Some gamers soured on 2K Marin’s sequel to the 2007 masterpiece, deeming it “too familiar” to the first. But there really isn’t any setting in video games like Rapture, and the second dive below the Atlantic has everything that made the first so impressive and then some. The combat is deeper, hacking is no longer a pain in the butt. The environments are even creepier than in the first (Little Sister Orphanage, I’m looking at you). The kill-or-spare choices are increasingly complex and morally muddled, although the “Saviour” achievement erases the entire idea behind it. And this game’s “oh shit” moment is arguably more emotionally devastating than the first’s. Top it off with the utterly fantastic DLC episode Minerva’s Den and you have one of the best single-player experiences this year. – Jonathan Ore
Fallout: New Vegas
I loved Fallout 3, but like many I thought it was missing something. Bethesda’s crack at the seminal post-apocalyptic role-playing game reinvented the series as a quasi-shooter with RPG tendencies – ‘Oblivion with guns’ they called it. For whatever reason, Fallout 3 lacked the character and humour that made the original Black Isle Fallout games so memorable, which was why old schoolers like myself were so pleased when it was announced that Obsidian Entertainment – a studio made up of many key Black Isle designers – would be handed the reigns to the spin-off: Fallout: New Vegas.
Back was the twisted sense of humour and tangible sense of horror that the post-nuclear wasteland evoked. Characters were more memorable, combat more intense and consequential, choices more stark and morally grey. Fallout: New Vegas for all of its graphical shortcomings and oft-reported bugs was everything Fallout 3 should have been and wasn’t. Never has the hellish, brutal and irradiated wasteland of the post-apocalypse been so inviting. – Will Perkins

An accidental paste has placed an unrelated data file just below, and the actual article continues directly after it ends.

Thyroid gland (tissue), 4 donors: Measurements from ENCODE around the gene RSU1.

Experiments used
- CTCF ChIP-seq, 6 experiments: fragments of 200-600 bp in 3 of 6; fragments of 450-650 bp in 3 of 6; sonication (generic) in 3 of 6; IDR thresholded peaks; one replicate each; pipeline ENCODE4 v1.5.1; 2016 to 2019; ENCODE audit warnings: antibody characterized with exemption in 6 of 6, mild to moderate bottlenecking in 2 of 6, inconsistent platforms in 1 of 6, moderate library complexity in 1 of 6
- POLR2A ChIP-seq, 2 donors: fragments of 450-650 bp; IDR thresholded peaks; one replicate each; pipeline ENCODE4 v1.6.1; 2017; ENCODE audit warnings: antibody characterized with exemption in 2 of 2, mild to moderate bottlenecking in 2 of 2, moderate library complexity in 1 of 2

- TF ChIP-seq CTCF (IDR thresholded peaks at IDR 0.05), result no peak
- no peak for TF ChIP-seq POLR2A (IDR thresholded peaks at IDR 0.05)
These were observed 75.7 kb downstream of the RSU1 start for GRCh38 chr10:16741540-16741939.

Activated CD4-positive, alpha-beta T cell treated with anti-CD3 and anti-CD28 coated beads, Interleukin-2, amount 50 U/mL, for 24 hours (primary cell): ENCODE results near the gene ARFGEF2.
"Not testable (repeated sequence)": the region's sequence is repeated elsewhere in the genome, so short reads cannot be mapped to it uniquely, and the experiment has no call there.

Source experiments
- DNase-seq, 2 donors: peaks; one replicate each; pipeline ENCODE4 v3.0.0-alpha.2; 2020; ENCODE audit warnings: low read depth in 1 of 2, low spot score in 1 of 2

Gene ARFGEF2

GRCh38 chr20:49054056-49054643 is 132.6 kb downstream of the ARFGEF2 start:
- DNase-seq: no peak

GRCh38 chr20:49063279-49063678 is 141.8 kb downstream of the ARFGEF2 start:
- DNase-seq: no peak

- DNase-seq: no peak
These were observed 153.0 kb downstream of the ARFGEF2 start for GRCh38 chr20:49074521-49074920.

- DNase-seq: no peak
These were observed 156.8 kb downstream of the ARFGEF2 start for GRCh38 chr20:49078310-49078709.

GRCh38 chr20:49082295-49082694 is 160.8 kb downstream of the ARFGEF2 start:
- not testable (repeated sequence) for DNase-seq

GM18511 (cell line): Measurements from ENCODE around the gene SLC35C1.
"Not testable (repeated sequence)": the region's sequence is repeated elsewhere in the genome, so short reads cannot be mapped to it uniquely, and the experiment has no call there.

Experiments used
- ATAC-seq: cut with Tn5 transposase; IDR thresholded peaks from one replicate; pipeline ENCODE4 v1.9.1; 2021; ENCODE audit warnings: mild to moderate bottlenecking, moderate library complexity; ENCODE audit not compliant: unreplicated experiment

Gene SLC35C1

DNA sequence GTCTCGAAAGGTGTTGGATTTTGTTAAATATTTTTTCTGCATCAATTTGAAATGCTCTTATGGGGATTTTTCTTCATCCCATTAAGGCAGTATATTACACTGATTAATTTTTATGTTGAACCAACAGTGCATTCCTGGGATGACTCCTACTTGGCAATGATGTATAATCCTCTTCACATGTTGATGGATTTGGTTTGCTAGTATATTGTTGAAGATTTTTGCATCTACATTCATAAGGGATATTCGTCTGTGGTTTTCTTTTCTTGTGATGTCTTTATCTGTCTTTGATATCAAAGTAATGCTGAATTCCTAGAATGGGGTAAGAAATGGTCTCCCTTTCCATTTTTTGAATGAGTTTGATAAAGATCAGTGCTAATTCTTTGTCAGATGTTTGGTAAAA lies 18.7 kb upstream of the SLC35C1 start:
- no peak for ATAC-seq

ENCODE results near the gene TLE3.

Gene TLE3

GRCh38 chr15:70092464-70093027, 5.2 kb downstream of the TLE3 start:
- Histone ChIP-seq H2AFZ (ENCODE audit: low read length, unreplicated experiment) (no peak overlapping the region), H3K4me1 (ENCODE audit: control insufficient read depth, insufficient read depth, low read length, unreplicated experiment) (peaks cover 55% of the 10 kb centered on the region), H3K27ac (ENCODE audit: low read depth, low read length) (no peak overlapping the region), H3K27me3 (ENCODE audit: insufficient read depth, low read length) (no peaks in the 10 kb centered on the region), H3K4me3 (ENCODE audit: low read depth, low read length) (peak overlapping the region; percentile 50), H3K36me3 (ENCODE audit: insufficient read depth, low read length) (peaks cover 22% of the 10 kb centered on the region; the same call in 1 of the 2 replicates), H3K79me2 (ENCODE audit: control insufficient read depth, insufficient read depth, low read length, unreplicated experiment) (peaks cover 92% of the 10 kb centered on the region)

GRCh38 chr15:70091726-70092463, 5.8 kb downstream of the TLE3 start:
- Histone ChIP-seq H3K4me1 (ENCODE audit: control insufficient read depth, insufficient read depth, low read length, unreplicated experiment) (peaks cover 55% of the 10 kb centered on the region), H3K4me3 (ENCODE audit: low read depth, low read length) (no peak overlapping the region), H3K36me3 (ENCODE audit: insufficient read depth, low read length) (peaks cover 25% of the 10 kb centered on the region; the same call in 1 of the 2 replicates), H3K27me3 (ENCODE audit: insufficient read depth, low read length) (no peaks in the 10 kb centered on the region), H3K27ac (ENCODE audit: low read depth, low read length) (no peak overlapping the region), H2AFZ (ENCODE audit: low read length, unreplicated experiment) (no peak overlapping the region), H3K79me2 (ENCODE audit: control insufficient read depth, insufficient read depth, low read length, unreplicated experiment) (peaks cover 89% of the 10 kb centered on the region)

Super Street Fighter IV
Last I checked, my total playtime for SSFIV was over 135 hours. I still feel like I’ve barely scratched the surface of what I can do in this game. SSFIV has one of the biggest rosters in the Street Fighter series, and a large active player base. Finding opponents of all skill levels online is a breeze, so whether you want to have fun throwing fireballs or work on your painfully difficult 1-frame link combos, you’ll find the right kind of competition. That’s to say nothing of the gorgeous visual design and unforgettable characters. Super SFIV’s new characters run the SF Canon gamut, and Juri and Hakan are both welcome newcomers. It’s the pinnacle of the fighting game genre from the people who defined it. – Jonathan Ore
No 2010 list of games would be complete without mentioning this game. Originally made by one guy in a week, Minecraft turned into one of the biggest gaming success stories of the decade. The rudimentary graphics betray a stunning complexity that the game makes possible. Minecraft is essentially one giant sandbox, a digital Lego set that allows the player to build pretty much anything they can imagine. Scale model of the USS Enterprise? Sure! Custom sky castle? Why not? Gargantuan underground fortress? Of course! Working arithmetic logic unit…? Uh, holy shit… yeah, that too! A quick search of YouTube with the term ‘Minecraft’ will reveal some of the insane creations players have constructed in-game
I was completely sucked in by Minecraft, playing every chance I got for about a month straight. Simple in concept and rendering, but absolutely enthralling to anyone with a creative bone in their body. – Will Perkins